Struggling Japanese consumer electronics manufacturer JVC may find a buyer as soon as this week, according to sources in Japan.
Two foreign private equity firms are planning bids for the firm, according to unnamed sources quoted by Japanese media.
A takeover of JVC has been expected for some months. The company had its heyday in the 1970s and 1980s when it triumphed over Sony's Betamax home video recording system with its own hugely-popular VHS technology.
However, JVC's fortunes have declined in recent years, and its drooping share price has become a drain on the finances of long-term investor Matsushita Group. Matsushita holds 53 per cent of JVC, currently worth $730m.
JVC announced recently that it expects to report zero profit for the financial year ending 31 March.
However, Matsuhita, owner of the Panasonic brand, is reported to be wary of releasing its ailing partner into the arms of an Asian rival.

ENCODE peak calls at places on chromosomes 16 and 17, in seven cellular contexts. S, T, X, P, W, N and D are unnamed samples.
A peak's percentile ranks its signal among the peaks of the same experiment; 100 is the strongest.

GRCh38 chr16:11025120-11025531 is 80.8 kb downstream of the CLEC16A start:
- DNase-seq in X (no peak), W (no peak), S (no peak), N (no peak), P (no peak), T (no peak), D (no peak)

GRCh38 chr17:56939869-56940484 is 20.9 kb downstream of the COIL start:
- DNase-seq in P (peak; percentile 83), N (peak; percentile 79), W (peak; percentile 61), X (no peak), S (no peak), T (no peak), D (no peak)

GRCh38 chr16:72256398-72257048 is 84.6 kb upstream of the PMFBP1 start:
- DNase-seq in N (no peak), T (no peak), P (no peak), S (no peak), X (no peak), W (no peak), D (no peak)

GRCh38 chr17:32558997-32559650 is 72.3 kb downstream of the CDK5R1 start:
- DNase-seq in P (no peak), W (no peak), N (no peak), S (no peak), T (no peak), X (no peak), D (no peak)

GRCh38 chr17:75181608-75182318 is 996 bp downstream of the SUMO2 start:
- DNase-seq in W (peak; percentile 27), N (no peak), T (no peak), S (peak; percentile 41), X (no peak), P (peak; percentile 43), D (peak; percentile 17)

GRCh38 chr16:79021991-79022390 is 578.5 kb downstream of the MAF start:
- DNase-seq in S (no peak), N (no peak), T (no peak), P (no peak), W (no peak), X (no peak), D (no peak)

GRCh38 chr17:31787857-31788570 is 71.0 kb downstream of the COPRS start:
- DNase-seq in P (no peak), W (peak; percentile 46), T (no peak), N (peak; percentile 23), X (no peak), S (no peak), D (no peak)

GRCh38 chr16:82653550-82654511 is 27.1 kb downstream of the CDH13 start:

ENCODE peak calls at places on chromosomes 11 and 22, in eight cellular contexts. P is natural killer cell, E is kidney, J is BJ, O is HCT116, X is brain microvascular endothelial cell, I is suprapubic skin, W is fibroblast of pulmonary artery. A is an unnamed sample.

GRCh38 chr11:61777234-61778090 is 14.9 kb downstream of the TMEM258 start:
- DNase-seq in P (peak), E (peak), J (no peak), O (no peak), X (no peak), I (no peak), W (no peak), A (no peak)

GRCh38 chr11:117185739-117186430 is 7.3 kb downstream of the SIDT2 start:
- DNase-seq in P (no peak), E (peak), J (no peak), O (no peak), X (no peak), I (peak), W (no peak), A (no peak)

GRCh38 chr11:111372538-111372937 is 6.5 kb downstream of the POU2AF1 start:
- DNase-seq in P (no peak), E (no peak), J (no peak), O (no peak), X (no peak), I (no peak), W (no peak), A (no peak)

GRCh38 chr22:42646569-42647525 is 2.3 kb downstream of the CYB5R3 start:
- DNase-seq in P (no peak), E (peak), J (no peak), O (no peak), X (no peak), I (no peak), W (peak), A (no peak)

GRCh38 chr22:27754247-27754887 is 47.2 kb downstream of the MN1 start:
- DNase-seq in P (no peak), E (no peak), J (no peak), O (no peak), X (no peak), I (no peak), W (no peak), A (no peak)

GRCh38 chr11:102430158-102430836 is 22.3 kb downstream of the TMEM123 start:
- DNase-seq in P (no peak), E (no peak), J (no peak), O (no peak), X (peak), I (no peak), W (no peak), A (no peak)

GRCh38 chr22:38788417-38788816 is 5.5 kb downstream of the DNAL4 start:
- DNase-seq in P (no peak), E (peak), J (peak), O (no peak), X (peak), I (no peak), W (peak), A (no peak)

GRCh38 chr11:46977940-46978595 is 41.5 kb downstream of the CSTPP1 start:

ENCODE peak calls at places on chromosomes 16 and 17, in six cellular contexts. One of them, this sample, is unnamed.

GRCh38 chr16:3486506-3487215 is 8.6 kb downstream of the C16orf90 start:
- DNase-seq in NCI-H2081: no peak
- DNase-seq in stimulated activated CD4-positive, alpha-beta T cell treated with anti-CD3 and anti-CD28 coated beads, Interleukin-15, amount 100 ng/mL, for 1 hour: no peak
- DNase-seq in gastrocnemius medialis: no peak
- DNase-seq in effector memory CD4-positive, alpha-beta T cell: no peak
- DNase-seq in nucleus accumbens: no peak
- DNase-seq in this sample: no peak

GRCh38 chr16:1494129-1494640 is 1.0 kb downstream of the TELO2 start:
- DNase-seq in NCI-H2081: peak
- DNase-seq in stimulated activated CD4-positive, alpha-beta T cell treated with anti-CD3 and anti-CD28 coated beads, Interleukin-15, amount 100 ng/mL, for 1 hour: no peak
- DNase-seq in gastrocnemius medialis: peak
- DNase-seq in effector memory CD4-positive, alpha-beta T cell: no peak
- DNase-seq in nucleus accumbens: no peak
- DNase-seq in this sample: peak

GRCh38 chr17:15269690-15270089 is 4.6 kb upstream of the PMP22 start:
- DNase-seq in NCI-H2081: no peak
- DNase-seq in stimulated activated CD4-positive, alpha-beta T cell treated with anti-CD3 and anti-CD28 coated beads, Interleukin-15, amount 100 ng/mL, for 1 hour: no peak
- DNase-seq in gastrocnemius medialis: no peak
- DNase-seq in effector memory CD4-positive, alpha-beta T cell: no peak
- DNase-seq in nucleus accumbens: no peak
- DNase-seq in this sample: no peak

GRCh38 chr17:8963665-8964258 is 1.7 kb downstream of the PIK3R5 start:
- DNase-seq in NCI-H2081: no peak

JVC has deep roots in Japan's manufacturing heartland, where it has been building electronics and electrical products for more than 70 years.
The company has been severely wounded by the shift in production of LCD TVs and DVD players to low cost mass manufacturers in China and other countries.
Analysts in Japan suggested that JVC was slow to cut its Japanese manufacturing ties, and has not been able to ramp up production high enough, or cut costs low enough, to compete with the new leaders in its core markets.
In Tokyo trading today, JVC shares rose slightly on news of the possible takeover bids.
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